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tl;dr - How can we get the maximum EBS throughput for a db.r3.2xlarge instance? We're only seeing about half of what it can supposedly do.

Apologies for the long length of this question. We've had quite a lot of back and forth on this, and I want to give as much information as possible.

We have a MySQL database that contains 3 large tables, ~300GB in total. We're looking to move these tables from a server in our office to an AWS RDS instance.

The data itself is not production data. It's used internally only and is more data warehouse kind of stuff, so we don't need to worry about keeping things in sync, etc. As such, we're taking the mysqldump and mysql ... < dump.sql approach.

We're not having issues with the actual import per se, our issue is that it's going slower than we'd expect. We've eliminated obvious factors, i.e. we're importing from an EC2 instance that contains the SQL dumps, bin log is disabled, auto-commit is off, etc, so we'd like to understand why this is.

We initially started with a db.r3.xlarge instance with 500GB of storage and 5000 provisioned IOPS. During the import, we saw write IOPS hovering around the ~2800/s mark, and EBS write throughput hovering ~58MB/s. Network was barely at ~1.3MB/s and CPU was ~13%.

As I come from a developer background, my infrastructure knowledge is OK but limited, so I wanted to understand what was the bottle neck. Based on the numbers I was seeing, I assumed it was disk IO, and after doing some research I believed this page backed up that theory.

The db.r3.xlarge comes with 500Mb/s dedicated EBS throughput, which works out to be 62.5MB/s, matching roughly the number we were seeing. So to get the throughput to increase, we assumed upgrading to the db.r3.2xlarge with its 1000Mb/s dedicated EBS throughput would give us write throughput of ~125MB/s.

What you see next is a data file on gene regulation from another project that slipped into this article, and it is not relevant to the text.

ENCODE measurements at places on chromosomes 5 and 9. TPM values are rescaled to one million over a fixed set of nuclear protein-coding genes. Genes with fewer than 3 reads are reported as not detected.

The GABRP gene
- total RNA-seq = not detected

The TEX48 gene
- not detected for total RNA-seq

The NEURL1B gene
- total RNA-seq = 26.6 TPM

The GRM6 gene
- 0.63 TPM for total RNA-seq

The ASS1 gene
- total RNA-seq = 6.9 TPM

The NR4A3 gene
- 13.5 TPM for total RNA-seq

This is where the confusion starts. We provisioned a db.r3.2xlarge instance with 800GB of storage and 8000 provisioned IOPS, but only saw an EBS write throughput of ~63MB/s, sometimes hitting ~70MB/s. Write IOPS were now ~3400/s and CPU was ~5%.

Based on this, my only assumption is that disk IO is now not the bottle neck, and something else is throttling the imports. Is this assumption correct, or is there something else going on re: EBS throughput we're not understanding?

We also triggered two separate table imports on two separate MySQL connections, and although the CPU and EBS write throughput, etc, went up, it only went up by a factor of ~5%.

As stated before, the import is happening fine, it just takes a while. We just want to understand why we're seeing the numbers we are seeing.

Thanks for your time.

Edit 1: After doing some more reading, I'm further inclined to believe that our import is being throttled by something. Our queue length never goes above 10 and hovers ~8. From what I've read, this means we're not generating enough IO to fully utilise what we have.

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    A serial SQL logical import will rarely use all database resources. Try to divide the SQL file into several pieces and import them separatelly (e.g. 8 threads, each on a different table). For the future, never use mysqldump again. – jynus Mar 5 '15 at 11:29
  • @jynus Care to expand why we shouldn't use mysqldump? – Stephen Melrose Mar 5 '15 at 14:00
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    I made a slightly larger argument here: dba.stackexchange.com/questions/94149/… Now that you are not limited by RDS you have better options; even logical ones like mydumper and mysqldbimport. – jynus Mar 5 '15 at 14:51
  • @jynus Why are we not limited by RDS? We're migrating to RDS. Also, one of the reason we went for mysqldump was to convert a table from MyISAM to InnoDB at the same time as the migration. – Stephen Melrose Mar 5 '15 at 14:54
  • Sorry, I misread that you were exporting from RDS to EC2. Those 2 logical tools I mentioned still stand, for my argument. You migration is ok, just try to load several tables at the same time, or if using InnoDB 5.6, to the same table in concurrency (which these tools automatize for you). – jynus Mar 5 '15 at 14:58

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